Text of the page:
Under-representation of Women in Games

Women according to the census occupied only 28% of the games industry which was significantly under the national average. In terms of female representation in the industry Tabbie believed that this was not simply a games industry problem to solve. “We work hard to create a safe space where everyone feels comfortable, but the problem of accessibility starts far earlier when girls start gaming, or where games are not seen as a viable option for girls. A lot more needs to be done in school.”

Kimberley agreed highlighting an initiative currently being implemented by the company – a programme focusing on early careers aimed at young people aged between 15-19, giving young people an opportunity to participate in a week-long studio experience where they gain 30 hours of professional industry experience, as well as participate in daily masterclasses supported by experts in various disciplines within the industry. The company believes that this is a key time in a young person’s life and that this experience can play a crucial role in shaping their future ambitions and preparing them for the next steps on their journey.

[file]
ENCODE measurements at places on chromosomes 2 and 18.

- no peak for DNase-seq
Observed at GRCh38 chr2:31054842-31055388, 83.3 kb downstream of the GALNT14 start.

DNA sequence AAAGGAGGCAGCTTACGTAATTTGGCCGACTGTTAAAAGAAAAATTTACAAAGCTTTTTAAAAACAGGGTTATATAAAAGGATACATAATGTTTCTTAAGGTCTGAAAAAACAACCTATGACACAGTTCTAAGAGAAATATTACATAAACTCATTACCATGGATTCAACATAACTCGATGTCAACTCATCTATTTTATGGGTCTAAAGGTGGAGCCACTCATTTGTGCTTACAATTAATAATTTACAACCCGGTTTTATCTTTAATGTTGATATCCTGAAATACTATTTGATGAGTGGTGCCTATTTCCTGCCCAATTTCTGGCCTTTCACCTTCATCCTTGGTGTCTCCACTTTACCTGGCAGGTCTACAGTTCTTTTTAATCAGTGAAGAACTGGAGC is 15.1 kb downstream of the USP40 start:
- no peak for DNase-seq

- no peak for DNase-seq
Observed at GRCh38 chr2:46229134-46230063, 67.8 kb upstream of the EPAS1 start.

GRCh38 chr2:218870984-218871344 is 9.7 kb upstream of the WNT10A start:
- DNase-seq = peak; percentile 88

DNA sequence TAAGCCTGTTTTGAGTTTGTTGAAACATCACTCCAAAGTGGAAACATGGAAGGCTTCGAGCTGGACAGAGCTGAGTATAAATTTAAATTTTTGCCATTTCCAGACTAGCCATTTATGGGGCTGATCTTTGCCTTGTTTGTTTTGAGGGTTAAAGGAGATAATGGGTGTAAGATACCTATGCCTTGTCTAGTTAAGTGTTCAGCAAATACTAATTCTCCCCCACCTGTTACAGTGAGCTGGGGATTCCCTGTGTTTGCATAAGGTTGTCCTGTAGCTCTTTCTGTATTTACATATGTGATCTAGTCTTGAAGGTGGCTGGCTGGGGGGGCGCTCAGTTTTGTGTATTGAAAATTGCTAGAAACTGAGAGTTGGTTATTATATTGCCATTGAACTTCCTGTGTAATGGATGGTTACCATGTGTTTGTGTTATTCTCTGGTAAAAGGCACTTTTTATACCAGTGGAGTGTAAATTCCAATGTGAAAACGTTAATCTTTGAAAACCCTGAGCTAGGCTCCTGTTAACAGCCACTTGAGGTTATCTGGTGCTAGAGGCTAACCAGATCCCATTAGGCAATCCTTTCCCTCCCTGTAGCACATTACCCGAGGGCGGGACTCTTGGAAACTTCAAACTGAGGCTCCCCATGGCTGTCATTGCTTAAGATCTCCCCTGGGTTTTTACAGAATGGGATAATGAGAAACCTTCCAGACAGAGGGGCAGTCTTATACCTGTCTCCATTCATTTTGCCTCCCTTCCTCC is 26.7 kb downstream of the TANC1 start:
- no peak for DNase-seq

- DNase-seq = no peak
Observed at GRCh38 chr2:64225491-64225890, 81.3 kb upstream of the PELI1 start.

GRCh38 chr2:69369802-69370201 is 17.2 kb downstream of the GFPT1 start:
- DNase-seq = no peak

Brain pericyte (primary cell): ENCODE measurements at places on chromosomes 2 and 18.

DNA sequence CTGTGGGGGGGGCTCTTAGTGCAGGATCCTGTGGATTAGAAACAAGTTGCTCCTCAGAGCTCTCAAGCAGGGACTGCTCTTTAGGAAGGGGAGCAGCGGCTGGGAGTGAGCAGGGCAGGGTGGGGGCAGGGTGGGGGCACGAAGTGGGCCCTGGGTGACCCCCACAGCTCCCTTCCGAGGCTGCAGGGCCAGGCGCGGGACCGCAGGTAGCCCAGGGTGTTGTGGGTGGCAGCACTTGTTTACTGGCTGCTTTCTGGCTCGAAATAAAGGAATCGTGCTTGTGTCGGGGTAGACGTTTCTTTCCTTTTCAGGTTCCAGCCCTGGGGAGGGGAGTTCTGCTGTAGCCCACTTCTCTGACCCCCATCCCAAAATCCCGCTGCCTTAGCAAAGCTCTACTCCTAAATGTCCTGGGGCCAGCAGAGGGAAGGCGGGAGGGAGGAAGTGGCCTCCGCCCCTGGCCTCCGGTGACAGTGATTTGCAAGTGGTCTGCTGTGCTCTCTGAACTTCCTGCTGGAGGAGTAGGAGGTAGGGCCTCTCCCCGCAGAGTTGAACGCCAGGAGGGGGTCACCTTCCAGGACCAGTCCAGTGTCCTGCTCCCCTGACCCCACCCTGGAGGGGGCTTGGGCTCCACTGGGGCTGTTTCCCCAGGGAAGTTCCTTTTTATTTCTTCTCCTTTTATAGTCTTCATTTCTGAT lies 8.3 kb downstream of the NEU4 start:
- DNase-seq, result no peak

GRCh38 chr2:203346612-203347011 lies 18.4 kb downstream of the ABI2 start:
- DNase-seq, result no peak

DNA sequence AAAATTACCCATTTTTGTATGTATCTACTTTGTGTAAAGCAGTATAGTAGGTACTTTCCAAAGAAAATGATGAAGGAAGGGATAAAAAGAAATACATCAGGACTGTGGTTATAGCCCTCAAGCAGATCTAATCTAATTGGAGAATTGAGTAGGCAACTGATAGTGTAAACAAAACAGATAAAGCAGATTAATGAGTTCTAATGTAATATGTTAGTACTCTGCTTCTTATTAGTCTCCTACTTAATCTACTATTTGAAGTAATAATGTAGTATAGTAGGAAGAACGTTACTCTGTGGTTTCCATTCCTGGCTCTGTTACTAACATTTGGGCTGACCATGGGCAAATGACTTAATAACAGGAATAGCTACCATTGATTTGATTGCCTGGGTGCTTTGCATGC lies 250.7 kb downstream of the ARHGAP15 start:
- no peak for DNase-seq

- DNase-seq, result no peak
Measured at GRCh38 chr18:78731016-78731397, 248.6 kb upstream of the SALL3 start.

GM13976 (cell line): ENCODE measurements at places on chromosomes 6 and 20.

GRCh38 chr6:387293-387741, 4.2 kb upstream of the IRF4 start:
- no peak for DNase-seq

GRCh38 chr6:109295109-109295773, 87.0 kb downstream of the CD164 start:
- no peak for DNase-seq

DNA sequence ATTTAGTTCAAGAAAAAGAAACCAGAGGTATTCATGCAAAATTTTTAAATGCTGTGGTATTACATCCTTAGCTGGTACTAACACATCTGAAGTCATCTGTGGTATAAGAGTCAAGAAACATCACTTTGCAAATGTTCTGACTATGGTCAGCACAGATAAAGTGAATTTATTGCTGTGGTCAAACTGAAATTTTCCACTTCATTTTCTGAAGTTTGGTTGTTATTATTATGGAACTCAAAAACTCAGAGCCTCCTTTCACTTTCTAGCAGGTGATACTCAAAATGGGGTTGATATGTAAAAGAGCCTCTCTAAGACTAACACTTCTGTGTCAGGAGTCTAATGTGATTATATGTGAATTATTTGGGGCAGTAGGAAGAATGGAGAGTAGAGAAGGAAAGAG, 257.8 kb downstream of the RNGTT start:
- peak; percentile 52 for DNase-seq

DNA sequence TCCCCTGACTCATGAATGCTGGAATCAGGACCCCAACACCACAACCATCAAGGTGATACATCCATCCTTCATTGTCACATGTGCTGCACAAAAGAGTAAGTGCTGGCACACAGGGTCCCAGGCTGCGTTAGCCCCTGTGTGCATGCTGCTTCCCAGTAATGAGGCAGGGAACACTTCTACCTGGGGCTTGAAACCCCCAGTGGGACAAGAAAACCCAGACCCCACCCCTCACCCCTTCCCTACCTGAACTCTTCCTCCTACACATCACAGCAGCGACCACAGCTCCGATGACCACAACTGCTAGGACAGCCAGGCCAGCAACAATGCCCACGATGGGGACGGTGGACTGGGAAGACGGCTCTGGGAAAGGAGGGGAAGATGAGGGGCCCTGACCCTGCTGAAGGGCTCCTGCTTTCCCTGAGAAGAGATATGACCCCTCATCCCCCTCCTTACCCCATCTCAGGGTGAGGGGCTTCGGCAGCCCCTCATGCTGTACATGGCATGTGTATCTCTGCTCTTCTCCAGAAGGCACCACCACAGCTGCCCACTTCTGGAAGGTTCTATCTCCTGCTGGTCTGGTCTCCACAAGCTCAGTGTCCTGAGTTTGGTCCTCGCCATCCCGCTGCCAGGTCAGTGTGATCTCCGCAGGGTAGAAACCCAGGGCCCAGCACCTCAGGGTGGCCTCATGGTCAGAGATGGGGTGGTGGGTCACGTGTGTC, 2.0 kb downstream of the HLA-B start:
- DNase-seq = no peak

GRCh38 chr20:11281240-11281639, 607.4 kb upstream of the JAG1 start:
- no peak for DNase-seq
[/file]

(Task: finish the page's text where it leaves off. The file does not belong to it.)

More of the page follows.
Kimberley has also been recognised as a leading woman in games being crowned Tees Businesswoman of the Year last year and more recently won Game Republic’s Best Company Boss sponsored by Other Things. “This role-modelling is important, as girls and women see other women achieving and this can inspire them but also helps more people to understand that this is an accessible environment for women as well as men.“

Better games, relevant to more people makes good commercial sense and allows us to play an active role in promoting equality and inclusivity.